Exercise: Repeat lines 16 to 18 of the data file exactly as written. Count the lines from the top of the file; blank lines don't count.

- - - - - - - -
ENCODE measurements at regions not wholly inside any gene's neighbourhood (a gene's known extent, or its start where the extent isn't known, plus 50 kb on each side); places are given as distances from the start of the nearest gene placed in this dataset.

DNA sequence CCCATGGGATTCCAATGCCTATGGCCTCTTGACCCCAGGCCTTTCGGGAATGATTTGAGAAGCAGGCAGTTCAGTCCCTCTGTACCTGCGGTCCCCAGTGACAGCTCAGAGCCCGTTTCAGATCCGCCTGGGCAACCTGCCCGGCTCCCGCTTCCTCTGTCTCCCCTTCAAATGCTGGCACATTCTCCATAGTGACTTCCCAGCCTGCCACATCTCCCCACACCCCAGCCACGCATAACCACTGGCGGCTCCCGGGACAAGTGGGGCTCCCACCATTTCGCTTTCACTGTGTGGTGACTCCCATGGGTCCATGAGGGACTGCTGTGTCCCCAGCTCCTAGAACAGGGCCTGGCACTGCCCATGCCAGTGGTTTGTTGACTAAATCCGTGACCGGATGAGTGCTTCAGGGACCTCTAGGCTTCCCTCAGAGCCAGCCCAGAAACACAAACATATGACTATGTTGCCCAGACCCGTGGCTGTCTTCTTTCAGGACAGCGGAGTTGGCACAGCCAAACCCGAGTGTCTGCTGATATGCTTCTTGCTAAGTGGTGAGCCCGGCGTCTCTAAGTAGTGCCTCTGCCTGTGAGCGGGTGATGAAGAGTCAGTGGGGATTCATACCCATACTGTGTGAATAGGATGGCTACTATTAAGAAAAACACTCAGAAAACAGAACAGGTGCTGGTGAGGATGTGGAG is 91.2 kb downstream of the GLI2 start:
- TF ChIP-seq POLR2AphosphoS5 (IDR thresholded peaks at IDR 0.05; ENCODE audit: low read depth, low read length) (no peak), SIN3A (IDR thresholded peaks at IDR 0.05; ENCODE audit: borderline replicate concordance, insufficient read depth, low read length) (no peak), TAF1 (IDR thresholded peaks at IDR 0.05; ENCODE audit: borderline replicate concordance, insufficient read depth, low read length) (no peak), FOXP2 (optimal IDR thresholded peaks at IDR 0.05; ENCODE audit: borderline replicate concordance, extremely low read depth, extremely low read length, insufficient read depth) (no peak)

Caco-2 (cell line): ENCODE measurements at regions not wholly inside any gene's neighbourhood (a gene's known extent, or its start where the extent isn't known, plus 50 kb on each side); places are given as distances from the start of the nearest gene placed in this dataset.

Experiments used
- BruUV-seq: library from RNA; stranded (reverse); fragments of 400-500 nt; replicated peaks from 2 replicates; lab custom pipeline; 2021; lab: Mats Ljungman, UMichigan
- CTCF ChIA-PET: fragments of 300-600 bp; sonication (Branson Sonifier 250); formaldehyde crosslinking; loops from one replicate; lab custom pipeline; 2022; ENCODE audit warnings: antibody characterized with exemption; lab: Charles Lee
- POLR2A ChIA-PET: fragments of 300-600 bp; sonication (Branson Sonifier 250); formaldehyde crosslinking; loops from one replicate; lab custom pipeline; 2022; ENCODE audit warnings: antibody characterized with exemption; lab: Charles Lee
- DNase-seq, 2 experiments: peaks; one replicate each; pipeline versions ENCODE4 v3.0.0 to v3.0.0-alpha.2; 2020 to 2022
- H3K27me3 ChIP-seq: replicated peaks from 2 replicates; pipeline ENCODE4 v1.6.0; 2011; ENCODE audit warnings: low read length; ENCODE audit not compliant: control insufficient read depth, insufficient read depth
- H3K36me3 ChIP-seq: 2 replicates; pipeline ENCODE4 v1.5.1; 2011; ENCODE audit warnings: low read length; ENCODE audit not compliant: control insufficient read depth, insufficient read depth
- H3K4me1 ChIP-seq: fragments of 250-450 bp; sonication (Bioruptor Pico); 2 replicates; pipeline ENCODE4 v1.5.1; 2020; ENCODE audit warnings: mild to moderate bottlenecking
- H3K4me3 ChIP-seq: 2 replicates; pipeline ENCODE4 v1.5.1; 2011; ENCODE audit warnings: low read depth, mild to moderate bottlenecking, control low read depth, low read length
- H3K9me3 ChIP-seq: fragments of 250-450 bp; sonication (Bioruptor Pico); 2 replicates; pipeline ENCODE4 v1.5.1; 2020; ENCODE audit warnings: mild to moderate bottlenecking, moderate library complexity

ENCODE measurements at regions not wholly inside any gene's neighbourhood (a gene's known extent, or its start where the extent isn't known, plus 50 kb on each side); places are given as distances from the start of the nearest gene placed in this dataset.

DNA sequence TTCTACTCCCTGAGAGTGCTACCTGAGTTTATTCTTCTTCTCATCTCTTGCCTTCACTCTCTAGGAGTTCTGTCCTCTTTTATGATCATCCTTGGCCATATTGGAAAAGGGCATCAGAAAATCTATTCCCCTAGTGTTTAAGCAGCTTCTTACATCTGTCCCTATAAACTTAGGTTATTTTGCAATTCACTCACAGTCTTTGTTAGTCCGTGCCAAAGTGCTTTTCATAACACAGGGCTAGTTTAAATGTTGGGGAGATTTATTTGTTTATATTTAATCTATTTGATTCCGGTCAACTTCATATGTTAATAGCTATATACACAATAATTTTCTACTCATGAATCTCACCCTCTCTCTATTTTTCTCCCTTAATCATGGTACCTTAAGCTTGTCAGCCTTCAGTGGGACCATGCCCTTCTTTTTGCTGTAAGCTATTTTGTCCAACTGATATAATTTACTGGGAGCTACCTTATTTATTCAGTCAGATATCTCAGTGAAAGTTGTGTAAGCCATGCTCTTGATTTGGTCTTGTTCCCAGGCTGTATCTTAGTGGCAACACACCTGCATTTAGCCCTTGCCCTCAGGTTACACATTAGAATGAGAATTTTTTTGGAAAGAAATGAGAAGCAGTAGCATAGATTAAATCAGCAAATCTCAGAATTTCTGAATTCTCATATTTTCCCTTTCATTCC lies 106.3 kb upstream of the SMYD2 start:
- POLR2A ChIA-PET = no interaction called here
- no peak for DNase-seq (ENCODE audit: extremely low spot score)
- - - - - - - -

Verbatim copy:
DNA sequence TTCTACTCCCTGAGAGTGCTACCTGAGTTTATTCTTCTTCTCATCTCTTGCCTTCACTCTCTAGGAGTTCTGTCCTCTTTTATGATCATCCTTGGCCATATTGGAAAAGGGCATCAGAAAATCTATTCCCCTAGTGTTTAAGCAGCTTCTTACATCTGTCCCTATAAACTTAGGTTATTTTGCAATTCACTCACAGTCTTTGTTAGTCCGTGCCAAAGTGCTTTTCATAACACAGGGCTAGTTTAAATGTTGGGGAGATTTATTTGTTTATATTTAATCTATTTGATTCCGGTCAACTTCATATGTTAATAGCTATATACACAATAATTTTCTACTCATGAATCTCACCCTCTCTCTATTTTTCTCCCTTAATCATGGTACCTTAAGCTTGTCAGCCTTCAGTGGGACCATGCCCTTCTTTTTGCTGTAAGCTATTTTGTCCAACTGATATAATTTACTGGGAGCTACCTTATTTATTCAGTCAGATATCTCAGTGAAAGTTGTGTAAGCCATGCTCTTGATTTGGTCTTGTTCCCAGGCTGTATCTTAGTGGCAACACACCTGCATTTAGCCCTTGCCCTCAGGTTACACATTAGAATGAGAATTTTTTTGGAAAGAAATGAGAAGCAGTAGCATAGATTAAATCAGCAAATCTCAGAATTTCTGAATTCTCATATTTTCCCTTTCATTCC lies 106.3 kb upstream of the SMYD2 start:
- POLR2A ChIA-PET = no interaction called here
- no peak for DNase-seq (ENCODE audit: extremely low spot score)